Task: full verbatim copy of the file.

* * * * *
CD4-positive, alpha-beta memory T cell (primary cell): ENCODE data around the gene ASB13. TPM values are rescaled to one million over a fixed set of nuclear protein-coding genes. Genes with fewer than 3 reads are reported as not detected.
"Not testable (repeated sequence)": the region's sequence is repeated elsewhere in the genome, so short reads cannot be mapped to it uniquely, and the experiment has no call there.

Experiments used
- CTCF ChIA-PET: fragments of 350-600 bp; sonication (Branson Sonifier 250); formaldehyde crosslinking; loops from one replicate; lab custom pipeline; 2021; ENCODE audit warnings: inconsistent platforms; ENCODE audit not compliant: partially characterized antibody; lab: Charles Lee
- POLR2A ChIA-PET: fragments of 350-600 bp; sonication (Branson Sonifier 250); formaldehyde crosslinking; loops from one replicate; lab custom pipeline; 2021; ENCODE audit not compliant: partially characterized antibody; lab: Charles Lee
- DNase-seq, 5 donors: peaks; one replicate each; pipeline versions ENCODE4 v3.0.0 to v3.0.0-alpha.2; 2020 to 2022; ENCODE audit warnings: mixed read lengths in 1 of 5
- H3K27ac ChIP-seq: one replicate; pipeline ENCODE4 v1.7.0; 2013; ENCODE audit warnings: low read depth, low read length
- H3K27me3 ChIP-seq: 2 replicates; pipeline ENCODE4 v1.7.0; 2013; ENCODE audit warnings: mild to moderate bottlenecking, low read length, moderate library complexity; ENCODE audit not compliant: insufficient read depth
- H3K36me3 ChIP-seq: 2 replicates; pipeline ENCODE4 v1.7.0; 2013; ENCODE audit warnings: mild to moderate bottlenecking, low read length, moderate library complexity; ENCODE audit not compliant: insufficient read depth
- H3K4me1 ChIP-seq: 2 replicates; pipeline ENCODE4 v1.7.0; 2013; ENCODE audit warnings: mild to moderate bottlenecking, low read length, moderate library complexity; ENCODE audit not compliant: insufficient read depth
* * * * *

CD4-positive, alpha-beta memory T cell (primary cell): ENCODE data around the gene ASB13. TPM values are rescaled to one million over a fixed set of nuclear protein-coding genes. Genes with fewer than 3 reads are reported as not detected.
"Not testable (repeated sequence)": the region's sequence is repeated elsewhere in the genome, so short reads cannot be mapped to it uniquely, and the experiment has no call there.

Experiments used
- CTCF ChIA-PET: fragments of 350-600 bp; sonication (Branson Sonifier 250); formaldehyde crosslinking; loops from one replicate; lab custom pipeline; 2021; ENCODE audit warnings: inconsistent platforms; ENCODE audit not compliant: partially characterized antibody; lab: Charles Lee
- POLR2A ChIA-PET: fragments of 350-600 bp; sonication (Branson Sonifier 250); formaldehyde crosslinking; loops from one replicate; lab custom pipeline; 2021; ENCODE audit not compliant: partially characterized antibody; lab: Charles Lee
- DNase-seq, 5 donors: peaks; one replicate each; pipeline versions ENCODE4 v3.0.0 to v3.0.0-alpha.2; 2020 to 2022; ENCODE audit warnings: mixed read lengths in 1 of 5
- H3K27ac ChIP-seq: one replicate; pipeline ENCODE4 v1.7.0; 2013; ENCODE audit warnings: low read depth, low read length
- H3K27me3 ChIP-seq: 2 replicates; pipeline ENCODE4 v1.7.0; 2013; ENCODE audit warnings: mild to moderate bottlenecking, low read length, moderate library complexity; ENCODE audit not compliant: insufficient read depth
- H3K36me3 ChIP-seq: 2 replicates; pipeline ENCODE4 v1.7.0; 2013; ENCODE audit warnings: mild to moderate bottlenecking, low read length, moderate library complexity; ENCODE audit not compliant: insufficient read depth
- H3K4me1 ChIP-seq: 2 replicates; pipeline ENCODE4 v1.7.0; 2013; ENCODE audit warnings: mild to moderate bottlenecking, low read length, moderate library complexity; ENCODE audit not compliant: insufficient read depth